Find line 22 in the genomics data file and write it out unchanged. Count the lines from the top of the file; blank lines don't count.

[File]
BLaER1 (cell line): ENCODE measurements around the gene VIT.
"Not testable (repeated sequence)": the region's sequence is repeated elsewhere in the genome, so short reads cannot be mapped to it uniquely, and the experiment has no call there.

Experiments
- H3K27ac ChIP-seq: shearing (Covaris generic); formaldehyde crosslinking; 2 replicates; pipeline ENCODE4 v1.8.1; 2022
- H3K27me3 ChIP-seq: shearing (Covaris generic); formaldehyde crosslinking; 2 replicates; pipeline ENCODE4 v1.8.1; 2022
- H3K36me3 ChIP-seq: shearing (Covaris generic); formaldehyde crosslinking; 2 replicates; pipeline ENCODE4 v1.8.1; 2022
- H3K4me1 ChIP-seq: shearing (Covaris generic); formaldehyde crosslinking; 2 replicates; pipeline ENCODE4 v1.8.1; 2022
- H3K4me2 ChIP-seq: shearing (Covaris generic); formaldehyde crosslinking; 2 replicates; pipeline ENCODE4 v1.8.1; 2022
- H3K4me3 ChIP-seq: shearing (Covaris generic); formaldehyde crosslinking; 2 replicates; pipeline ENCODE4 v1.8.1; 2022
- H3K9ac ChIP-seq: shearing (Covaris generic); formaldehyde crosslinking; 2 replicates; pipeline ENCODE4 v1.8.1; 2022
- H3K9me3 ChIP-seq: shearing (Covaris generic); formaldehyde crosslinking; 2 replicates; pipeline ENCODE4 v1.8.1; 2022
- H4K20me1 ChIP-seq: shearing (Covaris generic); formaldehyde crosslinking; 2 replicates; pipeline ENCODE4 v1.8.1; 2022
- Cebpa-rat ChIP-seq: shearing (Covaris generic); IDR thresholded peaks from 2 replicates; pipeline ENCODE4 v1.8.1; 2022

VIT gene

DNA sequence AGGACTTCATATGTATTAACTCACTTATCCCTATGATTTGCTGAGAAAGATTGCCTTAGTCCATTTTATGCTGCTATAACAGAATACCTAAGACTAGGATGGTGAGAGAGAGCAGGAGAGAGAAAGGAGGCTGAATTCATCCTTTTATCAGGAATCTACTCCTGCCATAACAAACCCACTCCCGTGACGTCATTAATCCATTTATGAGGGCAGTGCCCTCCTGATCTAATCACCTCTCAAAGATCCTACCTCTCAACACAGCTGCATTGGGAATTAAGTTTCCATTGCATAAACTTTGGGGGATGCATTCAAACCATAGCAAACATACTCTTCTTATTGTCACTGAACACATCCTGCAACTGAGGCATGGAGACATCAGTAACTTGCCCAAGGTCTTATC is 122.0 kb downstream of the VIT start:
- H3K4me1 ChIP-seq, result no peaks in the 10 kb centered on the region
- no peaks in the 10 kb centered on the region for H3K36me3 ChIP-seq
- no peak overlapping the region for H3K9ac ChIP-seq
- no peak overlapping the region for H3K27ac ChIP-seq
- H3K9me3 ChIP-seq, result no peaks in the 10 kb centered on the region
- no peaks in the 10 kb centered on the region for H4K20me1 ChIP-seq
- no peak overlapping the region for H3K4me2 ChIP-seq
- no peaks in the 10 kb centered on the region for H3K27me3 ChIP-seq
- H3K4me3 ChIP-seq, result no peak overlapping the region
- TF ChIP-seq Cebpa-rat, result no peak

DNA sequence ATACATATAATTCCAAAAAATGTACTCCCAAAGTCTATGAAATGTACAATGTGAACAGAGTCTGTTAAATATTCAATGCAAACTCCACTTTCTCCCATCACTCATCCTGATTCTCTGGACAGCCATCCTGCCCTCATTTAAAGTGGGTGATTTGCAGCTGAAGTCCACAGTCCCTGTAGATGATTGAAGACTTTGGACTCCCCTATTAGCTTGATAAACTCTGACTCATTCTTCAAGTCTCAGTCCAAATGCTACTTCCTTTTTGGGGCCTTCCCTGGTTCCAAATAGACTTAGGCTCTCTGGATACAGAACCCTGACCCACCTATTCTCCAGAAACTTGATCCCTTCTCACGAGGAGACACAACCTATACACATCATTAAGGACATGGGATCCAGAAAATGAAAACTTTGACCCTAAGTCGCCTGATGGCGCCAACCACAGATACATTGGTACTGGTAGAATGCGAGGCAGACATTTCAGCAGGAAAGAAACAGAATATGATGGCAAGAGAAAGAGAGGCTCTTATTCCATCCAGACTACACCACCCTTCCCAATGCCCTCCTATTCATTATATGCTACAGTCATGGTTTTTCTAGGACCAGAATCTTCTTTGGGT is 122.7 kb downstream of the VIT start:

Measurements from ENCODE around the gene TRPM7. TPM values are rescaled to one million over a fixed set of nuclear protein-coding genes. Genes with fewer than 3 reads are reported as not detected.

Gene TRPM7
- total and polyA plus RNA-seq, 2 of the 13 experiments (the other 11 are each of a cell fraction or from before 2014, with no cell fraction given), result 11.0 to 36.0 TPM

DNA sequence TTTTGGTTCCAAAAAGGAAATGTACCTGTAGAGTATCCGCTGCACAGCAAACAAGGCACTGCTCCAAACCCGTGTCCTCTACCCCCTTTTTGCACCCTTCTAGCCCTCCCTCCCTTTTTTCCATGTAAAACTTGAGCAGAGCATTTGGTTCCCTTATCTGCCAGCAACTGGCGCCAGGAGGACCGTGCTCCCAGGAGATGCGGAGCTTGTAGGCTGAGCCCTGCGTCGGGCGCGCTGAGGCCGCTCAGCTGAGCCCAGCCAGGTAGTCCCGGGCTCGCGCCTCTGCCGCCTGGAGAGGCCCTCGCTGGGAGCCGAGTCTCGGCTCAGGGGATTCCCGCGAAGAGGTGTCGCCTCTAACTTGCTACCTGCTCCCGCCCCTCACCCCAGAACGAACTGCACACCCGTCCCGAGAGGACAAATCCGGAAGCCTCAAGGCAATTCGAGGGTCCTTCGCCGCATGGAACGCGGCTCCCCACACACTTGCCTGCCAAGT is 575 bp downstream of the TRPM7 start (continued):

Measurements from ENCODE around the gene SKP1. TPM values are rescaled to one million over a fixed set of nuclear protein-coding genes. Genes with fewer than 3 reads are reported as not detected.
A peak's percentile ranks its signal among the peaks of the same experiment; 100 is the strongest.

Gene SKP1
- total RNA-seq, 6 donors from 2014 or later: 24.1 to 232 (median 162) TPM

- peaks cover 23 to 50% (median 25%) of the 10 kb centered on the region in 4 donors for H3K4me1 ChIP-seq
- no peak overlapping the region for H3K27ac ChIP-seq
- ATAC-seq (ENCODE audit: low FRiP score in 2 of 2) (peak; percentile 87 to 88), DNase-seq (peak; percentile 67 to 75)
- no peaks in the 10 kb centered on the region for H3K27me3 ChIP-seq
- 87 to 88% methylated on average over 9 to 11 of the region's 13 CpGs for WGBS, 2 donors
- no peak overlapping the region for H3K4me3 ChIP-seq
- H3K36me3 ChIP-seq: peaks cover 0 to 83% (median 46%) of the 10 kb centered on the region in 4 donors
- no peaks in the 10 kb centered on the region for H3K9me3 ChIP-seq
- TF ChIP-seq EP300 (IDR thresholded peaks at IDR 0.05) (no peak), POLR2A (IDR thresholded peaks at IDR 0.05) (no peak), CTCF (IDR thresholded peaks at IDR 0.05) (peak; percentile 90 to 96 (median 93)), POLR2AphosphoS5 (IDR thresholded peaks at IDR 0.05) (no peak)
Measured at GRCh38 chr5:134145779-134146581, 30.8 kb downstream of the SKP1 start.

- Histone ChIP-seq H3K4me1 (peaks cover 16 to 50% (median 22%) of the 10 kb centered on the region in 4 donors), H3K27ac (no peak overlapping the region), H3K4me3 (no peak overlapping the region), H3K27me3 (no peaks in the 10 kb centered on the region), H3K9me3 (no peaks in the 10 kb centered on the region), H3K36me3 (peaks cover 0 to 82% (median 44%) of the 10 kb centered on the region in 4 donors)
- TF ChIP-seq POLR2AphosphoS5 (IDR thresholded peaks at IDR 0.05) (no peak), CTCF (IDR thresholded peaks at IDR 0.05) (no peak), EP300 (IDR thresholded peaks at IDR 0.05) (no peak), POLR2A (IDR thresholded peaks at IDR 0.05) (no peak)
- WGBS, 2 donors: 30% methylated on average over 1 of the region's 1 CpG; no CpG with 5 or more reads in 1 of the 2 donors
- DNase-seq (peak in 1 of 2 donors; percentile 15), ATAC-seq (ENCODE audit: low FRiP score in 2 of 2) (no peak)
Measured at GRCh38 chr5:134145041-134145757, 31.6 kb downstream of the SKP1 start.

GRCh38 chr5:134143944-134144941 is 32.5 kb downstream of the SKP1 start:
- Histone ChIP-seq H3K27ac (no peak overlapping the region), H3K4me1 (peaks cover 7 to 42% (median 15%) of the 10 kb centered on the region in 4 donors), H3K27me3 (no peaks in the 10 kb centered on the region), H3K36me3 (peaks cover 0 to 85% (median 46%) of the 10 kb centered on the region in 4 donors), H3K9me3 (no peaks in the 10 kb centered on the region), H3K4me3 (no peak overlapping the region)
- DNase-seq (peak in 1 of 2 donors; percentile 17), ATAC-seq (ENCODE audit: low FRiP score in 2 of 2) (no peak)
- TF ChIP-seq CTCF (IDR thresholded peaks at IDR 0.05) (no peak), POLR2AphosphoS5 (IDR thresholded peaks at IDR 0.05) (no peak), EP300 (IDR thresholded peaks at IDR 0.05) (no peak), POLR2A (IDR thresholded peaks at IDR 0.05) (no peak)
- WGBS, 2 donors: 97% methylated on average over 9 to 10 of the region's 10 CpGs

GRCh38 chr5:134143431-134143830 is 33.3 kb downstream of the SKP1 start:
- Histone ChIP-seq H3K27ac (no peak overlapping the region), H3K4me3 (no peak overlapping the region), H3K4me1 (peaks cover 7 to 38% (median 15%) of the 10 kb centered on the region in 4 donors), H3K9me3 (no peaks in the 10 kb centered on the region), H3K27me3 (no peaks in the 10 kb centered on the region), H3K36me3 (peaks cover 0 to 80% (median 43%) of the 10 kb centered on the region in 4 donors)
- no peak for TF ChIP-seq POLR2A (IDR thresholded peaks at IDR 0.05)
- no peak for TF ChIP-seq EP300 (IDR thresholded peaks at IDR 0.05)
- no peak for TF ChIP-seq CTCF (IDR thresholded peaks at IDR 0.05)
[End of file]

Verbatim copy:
- no peak overlapping the region for H3K4me2 ChIP-seq